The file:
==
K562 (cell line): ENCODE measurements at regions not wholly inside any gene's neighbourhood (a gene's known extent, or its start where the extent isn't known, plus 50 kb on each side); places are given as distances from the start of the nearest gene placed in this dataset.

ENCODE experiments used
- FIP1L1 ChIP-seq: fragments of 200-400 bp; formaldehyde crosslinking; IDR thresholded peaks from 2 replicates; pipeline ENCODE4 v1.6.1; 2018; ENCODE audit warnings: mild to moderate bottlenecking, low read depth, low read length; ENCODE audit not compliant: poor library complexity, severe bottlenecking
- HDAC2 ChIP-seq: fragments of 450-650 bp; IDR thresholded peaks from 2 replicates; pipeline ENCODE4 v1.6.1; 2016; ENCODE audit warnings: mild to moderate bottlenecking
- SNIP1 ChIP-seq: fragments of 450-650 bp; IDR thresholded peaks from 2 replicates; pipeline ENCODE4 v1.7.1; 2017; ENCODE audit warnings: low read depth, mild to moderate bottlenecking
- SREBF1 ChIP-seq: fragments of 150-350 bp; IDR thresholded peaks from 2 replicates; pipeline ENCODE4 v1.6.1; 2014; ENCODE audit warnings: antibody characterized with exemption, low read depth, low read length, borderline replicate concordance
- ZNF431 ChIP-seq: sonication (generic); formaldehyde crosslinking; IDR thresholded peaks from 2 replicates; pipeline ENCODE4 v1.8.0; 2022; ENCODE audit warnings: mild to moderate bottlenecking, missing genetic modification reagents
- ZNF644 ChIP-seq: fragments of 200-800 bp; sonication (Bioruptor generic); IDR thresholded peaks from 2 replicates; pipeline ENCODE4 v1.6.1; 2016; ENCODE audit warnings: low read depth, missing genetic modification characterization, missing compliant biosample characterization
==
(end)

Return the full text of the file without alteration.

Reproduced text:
K562 (cell line): ENCODE measurements at regions not wholly inside any gene's neighbourhood (a gene's known extent, or its start where the extent isn't known, plus 50 kb on each side); places are given as distances from the start of the nearest gene placed in this dataset.

ENCODE experiments used
- FIP1L1 ChIP-seq: fragments of 200-400 bp; formaldehyde crosslinking; IDR thresholded peaks from 2 replicates; pipeline ENCODE4 v1.6.1; 2018; ENCODE audit warnings: mild to moderate bottlenecking, low read depth, low read length; ENCODE audit not compliant: poor library complexity, severe bottlenecking
- HDAC2 ChIP-seq: fragments of 450-650 bp; IDR thresholded peaks from 2 replicates; pipeline ENCODE4 v1.6.1; 2016; ENCODE audit warnings: mild to moderate bottlenecking
- SNIP1 ChIP-seq: fragments of 450-650 bp; IDR thresholded peaks from 2 replicates; pipeline ENCODE4 v1.7.1; 2017; ENCODE audit warnings: low read depth, mild to moderate bottlenecking
- SREBF1 ChIP-seq: fragments of 150-350 bp; IDR thresholded peaks from 2 replicates; pipeline ENCODE4 v1.6.1; 2014; ENCODE audit warnings: antibody characterized with exemption, low read depth, low read length, borderline replicate concordance
- ZNF431 ChIP-seq: sonication (generic); formaldehyde crosslinking; IDR thresholded peaks from 2 replicates; pipeline ENCODE4 v1.8.0; 2022; ENCODE audit warnings: mild to moderate bottlenecking, missing genetic modification reagents
- ZNF644 ChIP-seq: fragments of 200-800 bp; sonication (Bioruptor generic); IDR thresholded peaks from 2 replicates; pipeline ENCODE4 v1.6.1; 2016; ENCODE audit warnings: low read depth, missing genetic modification characterization, missing compliant biosample characterization